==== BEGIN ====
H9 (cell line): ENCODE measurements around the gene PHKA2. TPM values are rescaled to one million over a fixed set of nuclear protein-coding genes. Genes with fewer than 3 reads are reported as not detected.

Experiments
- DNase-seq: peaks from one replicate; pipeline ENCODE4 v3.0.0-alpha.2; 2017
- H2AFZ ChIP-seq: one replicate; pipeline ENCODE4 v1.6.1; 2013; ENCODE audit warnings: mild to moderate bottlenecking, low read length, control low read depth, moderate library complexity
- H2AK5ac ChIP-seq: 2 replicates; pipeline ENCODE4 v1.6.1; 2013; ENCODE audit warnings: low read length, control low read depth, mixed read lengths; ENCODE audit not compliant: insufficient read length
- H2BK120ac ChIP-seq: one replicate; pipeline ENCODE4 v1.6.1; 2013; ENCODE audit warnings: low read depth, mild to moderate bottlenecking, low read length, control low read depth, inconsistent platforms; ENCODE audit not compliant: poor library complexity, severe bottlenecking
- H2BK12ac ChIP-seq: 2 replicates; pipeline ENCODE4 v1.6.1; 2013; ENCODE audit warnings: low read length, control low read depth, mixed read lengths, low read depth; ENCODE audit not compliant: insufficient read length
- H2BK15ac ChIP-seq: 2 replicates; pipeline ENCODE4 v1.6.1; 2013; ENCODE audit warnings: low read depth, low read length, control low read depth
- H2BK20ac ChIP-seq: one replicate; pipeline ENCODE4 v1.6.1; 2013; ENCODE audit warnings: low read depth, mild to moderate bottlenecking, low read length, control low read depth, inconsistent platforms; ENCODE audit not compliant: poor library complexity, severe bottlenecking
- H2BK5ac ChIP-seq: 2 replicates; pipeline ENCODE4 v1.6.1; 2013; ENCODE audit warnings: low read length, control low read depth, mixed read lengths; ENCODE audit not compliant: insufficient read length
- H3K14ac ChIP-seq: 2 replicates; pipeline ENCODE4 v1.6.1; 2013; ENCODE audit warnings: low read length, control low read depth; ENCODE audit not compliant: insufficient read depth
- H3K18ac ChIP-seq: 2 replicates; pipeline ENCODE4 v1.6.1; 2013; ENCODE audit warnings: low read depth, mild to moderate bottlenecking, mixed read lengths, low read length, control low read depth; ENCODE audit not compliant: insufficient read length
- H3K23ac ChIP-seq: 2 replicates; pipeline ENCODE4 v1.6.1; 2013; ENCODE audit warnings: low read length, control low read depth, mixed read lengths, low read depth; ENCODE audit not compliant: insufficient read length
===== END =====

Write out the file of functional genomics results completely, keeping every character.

H9 (cell line): ENCODE measurements around the gene PHKA2. TPM values are rescaled to one million over a fixed set of nuclear protein-coding genes. Genes with fewer than 3 reads are reported as not detected.

Experiments
- DNase-seq: peaks from one replicate; pipeline ENCODE4 v3.0.0-alpha.2; 2017
- H2AFZ ChIP-seq: one replicate; pipeline ENCODE4 v1.6.1; 2013; ENCODE audit warnings: mild to moderate bottlenecking, low read length, control low read depth, moderate library complexity
- H2AK5ac ChIP-seq: 2 replicates; pipeline ENCODE4 v1.6.1; 2013; ENCODE audit warnings: low read length, control low read depth, mixed read lengths; ENCODE audit not compliant: insufficient read length
- H2BK120ac ChIP-seq: one replicate; pipeline ENCODE4 v1.6.1; 2013; ENCODE audit warnings: low read depth, mild to moderate bottlenecking, low read length, control low read depth, inconsistent platforms; ENCODE audit not compliant: poor library complexity, severe bottlenecking
- H2BK12ac ChIP-seq: 2 replicates; pipeline ENCODE4 v1.6.1; 2013; ENCODE audit warnings: low read length, control low read depth, mixed read lengths, low read depth; ENCODE audit not compliant: insufficient read length
- H2BK15ac ChIP-seq: 2 replicates; pipeline ENCODE4 v1.6.1; 2013; ENCODE audit warnings: low read depth, low read length, control low read depth
- H2BK20ac ChIP-seq: one replicate; pipeline ENCODE4 v1.6.1; 2013; ENCODE audit warnings: low read depth, mild to moderate bottlenecking, low read length, control low read depth, inconsistent platforms; ENCODE audit not compliant: poor library complexity, severe bottlenecking
- H2BK5ac ChIP-seq: 2 replicates; pipeline ENCODE4 v1.6.1; 2013; ENCODE audit warnings: low read length, control low read depth, mixed read lengths; ENCODE audit not compliant: insufficient read length
- H3K14ac ChIP-seq: 2 replicates; pipeline ENCODE4 v1.6.1; 2013; ENCODE audit warnings: low read length, control low read depth; ENCODE audit not compliant: insufficient read depth
- H3K18ac ChIP-seq: 2 replicates; pipeline ENCODE4 v1.6.1; 2013; ENCODE audit warnings: low read depth, mild to moderate bottlenecking, mixed read lengths, low read length, control low read depth; ENCODE audit not compliant: insufficient read length
- H3K23ac ChIP-seq: 2 replicates; pipeline ENCODE4 v1.6.1; 2013; ENCODE audit warnings: low read length, control low read depth, mixed read lengths, low read depth; ENCODE audit not compliant: insufficient read length